Australian Geographic Nature Photographer of the Year exhibition a massive hit

EXHIBITION WINNER: South Australian Museum director Brian Oldman (left) and Walkway Gallery director Naomi Fallon standing in front of the competition's overall winner, an image of a dead fin whale taken by Matt Beetson from Western Australia.
EXHIBITION WINNER: South Australian Museum director Brian Oldman (left) and Walkway Gallery director Naomi Fallon standing in front of the competition's overall winner, an image of a dead fin whale taken by Matt Beetson from Western Australia.

For over a month, the 2019 Australian Geographic Nature Photographer of the Year exhibition at the Walkway Gallery has astounded visitors.

Featuring the best nature photography from Australia, New Zealand, Antarctica and Papua New Guinea, the exhibition has been a major success and has kickstarted a massive year for the gallery.

Now in its eighteenth year, the competition received 2220 entries from 16 countries around the world, including half a dozen South Australian-based photographers.

Walkway Gallery director Naomi Fallon said the high visitation numbers, partnered with fantastic local support, resulted in the exhibition being extended beyond it's original finish date.

"Due to how popular the exhibition has been, we made the decision to extend it during the school holidays, giving residents and tourists the opportunity for to come in and have a look," she said.

While art is subjective to many, the photo exhibition showcased the extraordinary in a simple way, with attendees blown away by the quality pieces on display.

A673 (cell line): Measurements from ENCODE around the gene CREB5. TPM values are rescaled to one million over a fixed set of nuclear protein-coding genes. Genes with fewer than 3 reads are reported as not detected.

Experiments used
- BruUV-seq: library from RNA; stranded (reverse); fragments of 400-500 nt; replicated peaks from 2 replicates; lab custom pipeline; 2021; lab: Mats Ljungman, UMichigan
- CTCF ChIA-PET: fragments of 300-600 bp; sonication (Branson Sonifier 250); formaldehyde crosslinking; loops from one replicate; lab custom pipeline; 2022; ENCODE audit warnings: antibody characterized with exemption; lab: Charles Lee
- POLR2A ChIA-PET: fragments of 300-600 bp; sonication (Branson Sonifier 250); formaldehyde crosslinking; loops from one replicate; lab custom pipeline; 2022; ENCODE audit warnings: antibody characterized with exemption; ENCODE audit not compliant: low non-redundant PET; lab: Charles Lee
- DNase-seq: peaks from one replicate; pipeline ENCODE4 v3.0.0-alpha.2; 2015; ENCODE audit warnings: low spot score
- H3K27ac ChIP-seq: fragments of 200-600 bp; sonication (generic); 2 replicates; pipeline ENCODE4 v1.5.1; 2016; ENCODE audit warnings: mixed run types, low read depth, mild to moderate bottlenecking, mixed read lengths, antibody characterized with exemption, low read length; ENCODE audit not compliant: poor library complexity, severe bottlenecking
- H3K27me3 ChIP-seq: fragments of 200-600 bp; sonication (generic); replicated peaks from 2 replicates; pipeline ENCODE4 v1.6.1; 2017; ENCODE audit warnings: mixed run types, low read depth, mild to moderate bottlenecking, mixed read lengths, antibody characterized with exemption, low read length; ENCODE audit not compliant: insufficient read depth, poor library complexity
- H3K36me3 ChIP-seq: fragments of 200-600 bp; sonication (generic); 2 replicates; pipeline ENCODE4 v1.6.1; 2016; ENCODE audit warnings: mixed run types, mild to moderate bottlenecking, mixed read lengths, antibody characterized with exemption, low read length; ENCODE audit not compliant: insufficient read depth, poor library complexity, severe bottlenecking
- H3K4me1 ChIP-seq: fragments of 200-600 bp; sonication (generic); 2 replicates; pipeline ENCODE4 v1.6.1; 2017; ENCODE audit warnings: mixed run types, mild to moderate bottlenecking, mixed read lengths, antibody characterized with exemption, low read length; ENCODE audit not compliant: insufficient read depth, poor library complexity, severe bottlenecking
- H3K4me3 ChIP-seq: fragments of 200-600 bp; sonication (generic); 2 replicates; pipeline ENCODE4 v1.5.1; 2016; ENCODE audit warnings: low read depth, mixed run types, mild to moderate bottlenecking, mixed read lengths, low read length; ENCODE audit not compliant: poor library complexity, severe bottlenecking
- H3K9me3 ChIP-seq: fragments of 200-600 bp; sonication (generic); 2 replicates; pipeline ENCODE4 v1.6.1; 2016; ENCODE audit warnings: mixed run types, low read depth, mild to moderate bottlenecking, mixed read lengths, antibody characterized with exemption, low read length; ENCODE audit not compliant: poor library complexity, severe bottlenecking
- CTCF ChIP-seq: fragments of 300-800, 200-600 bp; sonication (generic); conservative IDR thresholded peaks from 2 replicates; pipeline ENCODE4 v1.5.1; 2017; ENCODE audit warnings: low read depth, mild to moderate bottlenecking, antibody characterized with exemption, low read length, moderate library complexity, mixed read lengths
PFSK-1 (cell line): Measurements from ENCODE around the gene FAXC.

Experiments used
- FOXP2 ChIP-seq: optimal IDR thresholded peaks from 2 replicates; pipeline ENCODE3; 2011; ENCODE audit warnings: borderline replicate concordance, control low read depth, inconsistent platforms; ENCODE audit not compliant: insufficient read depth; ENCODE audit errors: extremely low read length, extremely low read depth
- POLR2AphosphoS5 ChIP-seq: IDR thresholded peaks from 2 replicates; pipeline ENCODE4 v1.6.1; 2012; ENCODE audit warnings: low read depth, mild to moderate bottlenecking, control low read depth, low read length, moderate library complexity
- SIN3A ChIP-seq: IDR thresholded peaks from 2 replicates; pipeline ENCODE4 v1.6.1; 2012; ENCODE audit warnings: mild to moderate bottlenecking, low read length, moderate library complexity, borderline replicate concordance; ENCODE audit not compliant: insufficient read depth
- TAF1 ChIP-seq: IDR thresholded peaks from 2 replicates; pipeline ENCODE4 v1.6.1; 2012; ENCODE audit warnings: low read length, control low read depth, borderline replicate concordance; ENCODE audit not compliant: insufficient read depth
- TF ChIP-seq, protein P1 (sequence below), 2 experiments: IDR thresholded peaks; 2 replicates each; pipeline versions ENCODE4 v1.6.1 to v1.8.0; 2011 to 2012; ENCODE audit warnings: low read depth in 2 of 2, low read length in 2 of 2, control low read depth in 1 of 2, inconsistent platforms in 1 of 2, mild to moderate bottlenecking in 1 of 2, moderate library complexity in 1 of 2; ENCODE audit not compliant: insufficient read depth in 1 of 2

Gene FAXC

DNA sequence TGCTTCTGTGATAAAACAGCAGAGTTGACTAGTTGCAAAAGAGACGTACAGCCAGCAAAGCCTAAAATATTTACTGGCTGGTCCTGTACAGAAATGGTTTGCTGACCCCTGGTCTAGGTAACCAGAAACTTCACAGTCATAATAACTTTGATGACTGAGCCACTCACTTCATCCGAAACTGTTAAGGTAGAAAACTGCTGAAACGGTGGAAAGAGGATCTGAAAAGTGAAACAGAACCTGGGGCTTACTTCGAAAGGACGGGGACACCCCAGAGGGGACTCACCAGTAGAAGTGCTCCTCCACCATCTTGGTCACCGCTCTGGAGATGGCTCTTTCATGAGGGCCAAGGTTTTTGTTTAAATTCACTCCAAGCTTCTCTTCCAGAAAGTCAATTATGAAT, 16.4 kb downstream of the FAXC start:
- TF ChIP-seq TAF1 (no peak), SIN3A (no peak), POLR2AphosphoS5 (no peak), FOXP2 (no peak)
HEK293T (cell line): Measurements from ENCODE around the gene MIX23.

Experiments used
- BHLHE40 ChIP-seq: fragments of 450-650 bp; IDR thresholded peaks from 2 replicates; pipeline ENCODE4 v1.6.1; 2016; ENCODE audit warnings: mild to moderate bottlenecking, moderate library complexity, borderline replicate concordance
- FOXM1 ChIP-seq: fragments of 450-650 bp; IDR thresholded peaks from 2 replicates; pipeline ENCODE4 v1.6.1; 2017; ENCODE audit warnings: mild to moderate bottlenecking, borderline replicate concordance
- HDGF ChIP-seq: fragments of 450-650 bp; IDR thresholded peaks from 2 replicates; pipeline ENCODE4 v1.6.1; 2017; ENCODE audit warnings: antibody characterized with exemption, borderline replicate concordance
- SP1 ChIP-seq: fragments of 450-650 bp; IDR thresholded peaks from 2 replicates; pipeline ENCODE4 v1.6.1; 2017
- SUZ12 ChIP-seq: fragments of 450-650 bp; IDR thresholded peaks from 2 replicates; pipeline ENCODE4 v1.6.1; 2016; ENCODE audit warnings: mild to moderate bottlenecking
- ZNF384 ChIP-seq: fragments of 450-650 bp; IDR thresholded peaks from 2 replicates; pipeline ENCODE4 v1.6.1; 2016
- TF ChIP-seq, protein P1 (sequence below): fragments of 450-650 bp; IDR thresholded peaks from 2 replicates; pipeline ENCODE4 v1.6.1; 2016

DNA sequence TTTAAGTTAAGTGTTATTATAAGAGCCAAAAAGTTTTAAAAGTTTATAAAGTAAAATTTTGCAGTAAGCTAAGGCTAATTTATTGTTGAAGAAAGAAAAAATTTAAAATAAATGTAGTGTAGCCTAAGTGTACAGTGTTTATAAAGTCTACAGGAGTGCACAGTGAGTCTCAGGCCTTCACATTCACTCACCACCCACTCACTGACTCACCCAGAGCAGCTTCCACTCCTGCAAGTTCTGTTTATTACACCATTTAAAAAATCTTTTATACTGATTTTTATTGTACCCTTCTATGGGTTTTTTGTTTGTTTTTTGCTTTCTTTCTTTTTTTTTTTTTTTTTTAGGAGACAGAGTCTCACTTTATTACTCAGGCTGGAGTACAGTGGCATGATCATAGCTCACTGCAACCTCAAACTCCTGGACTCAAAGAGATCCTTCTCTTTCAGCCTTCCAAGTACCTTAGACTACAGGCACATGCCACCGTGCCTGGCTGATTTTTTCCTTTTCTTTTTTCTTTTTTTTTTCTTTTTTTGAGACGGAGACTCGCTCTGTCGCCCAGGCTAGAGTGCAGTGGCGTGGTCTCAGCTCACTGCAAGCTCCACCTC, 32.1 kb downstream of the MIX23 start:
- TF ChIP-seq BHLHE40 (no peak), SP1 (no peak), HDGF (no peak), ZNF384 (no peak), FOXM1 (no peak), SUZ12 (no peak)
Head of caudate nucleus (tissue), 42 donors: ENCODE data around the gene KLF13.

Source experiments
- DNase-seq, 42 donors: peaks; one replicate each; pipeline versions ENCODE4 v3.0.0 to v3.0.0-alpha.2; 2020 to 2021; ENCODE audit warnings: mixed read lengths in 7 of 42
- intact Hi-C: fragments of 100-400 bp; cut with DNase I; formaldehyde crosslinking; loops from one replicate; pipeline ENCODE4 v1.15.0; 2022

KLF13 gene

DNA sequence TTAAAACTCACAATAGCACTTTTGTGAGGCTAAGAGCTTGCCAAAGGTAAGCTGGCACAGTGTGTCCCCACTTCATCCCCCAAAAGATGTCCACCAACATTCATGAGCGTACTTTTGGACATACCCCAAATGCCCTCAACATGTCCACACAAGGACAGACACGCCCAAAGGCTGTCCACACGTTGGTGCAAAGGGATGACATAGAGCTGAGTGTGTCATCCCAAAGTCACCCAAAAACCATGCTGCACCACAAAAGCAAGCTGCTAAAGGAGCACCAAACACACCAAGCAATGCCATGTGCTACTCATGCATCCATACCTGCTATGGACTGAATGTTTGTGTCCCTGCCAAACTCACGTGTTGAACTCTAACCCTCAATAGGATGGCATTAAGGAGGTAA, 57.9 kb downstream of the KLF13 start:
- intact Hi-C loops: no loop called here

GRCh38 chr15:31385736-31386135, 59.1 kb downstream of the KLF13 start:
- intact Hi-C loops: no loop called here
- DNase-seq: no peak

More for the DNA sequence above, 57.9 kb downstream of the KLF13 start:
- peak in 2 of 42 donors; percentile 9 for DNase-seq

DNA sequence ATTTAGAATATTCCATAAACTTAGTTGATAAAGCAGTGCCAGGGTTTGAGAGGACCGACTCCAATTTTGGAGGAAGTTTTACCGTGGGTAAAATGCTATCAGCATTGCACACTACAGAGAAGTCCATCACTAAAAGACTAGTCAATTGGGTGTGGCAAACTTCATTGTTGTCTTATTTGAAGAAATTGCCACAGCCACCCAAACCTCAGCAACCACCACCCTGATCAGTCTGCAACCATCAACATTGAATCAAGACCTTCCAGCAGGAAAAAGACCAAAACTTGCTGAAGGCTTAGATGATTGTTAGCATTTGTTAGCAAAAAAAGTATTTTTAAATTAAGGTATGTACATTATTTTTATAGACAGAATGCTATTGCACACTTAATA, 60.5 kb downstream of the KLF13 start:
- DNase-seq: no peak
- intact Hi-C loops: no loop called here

"The feedback we have received has been nothing short of amazing - this has been an exhibition that many people across the district have engaged with," Ms Fallon said.

"Everyone knows about the magazines, so I believe that a lot of people knew they were going to view some incredibly photographs - people appreciate quality when they see it."

The Tatiara is home to countless amateur and professional photographers, and for those who decided to view the exhibition, they were able see exactly how each photograph was shot.

"We have a number of great photographers throughout our district, and being able to see the settings that each photographer used to take the photo would have been interesting to many," Ms Fallon said.

Ms Fallon said the COVID-19 pandemic has presented a number of obstacles for the art industry over the past 15 months, however, things are starting to look up.

"The exhibition was amazingly popular - the pandemic has really gutted the art industry, and to have a successful exhibition here in Bordertown to kick off the year is really promising," Naomi said.

"We have been overwhelmed by how successful the exhibition was, and hopefully this will open up the door for us to do more things like this in the future."

The exhibition featured 10 different sections, and covered things such as animal behaviour, landscape and even the impact humans have on the planet.

Many visitors were drawn to the competition's overall winner, an image of a dead fin whale taken by Matt Beetson from Western Australia.

"The photo was taken by a drone, so you're looking down on the whale and seeing it from above," South Australian Museum director Brian Oldman said during the exhibition's official opening.

"You have this balance between a photograph being taken by the latest technology and it's recording something that has been going on since the beginning of time - nature's great cycle."

The gallery's next exhibition will feature the Tatiara Palette Painters and Keith Art Group, with the official opening to take place on May 7 at 6:30pm.

To RSVP for the opening, contact: gallery@tatiara.sa.gov.au or 8752 1044.